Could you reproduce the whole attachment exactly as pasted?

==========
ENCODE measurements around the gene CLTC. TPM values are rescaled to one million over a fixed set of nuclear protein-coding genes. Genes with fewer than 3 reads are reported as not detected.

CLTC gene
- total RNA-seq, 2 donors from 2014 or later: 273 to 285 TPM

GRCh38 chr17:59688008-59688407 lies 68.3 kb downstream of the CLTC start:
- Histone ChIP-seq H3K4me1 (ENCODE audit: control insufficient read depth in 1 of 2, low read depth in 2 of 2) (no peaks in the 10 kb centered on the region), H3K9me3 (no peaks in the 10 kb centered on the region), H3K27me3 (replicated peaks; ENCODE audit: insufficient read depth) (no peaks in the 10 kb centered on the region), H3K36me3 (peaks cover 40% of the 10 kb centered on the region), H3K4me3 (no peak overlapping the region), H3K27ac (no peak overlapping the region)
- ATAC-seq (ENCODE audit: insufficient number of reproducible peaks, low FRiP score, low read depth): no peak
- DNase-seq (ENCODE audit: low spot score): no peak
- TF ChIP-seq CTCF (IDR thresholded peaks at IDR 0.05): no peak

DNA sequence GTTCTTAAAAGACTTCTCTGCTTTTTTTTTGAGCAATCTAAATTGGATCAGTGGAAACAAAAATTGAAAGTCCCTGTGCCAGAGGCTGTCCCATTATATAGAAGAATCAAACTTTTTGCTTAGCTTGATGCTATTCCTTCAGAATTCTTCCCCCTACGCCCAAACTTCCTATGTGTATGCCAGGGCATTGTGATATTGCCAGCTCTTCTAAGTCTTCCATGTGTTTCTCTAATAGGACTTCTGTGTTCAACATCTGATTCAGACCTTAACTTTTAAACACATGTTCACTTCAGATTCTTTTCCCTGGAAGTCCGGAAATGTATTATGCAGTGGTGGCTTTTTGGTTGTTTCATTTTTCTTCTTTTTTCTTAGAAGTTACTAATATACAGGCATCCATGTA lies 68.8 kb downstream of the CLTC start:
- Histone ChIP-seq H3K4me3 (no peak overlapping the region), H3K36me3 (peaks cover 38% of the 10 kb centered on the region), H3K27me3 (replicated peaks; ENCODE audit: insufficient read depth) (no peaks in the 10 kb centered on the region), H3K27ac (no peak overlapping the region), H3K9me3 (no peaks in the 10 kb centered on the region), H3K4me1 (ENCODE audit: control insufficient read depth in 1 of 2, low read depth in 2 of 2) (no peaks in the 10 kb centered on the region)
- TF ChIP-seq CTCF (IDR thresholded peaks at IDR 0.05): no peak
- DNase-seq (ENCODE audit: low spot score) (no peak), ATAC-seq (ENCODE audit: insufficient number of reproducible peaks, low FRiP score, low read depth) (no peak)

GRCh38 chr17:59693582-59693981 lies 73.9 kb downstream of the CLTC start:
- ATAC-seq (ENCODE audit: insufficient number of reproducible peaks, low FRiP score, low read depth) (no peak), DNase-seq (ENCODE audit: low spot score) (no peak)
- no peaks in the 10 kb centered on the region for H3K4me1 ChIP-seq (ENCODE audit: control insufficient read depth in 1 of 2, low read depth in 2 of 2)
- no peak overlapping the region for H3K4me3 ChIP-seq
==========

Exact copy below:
ENCODE measurements around the gene CLTC. TPM values are rescaled to one million over a fixed set of nuclear protein-coding genes. Genes with fewer than 3 reads are reported as not detected.

CLTC gene
- total RNA-seq, 2 donors from 2014 or later: 273 to 285 TPM

GRCh38 chr17:59688008-59688407 lies 68.3 kb downstream of the CLTC start:
- Histone ChIP-seq H3K4me1 (ENCODE audit: control insufficient read depth in 1 of 2, low read depth in 2 of 2) (no peaks in the 10 kb centered on the region), H3K9me3 (no peaks in the 10 kb centered on the region), H3K27me3 (replicated peaks; ENCODE audit: insufficient read depth) (no peaks in the 10 kb centered on the region), H3K36me3 (peaks cover 40% of the 10 kb centered on the region), H3K4me3 (no peak overlapping the region), H3K27ac (no peak overlapping the region)
- ATAC-seq (ENCODE audit: insufficient number of reproducible peaks, low FRiP score, low read depth): no peak
- DNase-seq (ENCODE audit: low spot score): no peak
- TF ChIP-seq CTCF (IDR thresholded peaks at IDR 0.05): no peak

DNA sequence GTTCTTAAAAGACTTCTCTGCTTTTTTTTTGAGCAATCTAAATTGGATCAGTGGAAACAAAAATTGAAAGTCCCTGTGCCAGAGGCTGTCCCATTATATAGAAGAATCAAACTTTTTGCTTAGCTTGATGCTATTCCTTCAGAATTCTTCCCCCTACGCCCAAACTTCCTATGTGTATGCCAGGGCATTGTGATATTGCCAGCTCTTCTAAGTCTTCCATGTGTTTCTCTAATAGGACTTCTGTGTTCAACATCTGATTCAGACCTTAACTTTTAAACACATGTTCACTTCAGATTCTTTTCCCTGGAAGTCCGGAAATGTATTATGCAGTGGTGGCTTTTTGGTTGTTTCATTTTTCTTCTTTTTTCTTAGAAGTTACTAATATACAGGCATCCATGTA lies 68.8 kb downstream of the CLTC start:
- Histone ChIP-seq H3K4me3 (no peak overlapping the region), H3K36me3 (peaks cover 38% of the 10 kb centered on the region), H3K27me3 (replicated peaks; ENCODE audit: insufficient read depth) (no peaks in the 10 kb centered on the region), H3K27ac (no peak overlapping the region), H3K9me3 (no peaks in the 10 kb centered on the region), H3K4me1 (ENCODE audit: control insufficient read depth in 1 of 2, low read depth in 2 of 2) (no peaks in the 10 kb centered on the region)
- TF ChIP-seq CTCF (IDR thresholded peaks at IDR 0.05): no peak
- DNase-seq (ENCODE audit: low spot score) (no peak), ATAC-seq (ENCODE audit: insufficient number of reproducible peaks, low FRiP score, low read depth) (no peak)

GRCh38 chr17:59693582-59693981 lies 73.9 kb downstream of the CLTC start:
- ATAC-seq (ENCODE audit: insufficient number of reproducible peaks, low FRiP score, low read depth) (no peak), DNase-seq (ENCODE audit: low spot score) (no peak)
- no peaks in the 10 kb centered on the region for H3K4me1 ChIP-seq (ENCODE audit: control insufficient read depth in 1 of 2, low read depth in 2 of 2)
- no peak overlapping the region for H3K4me3 ChIP-seq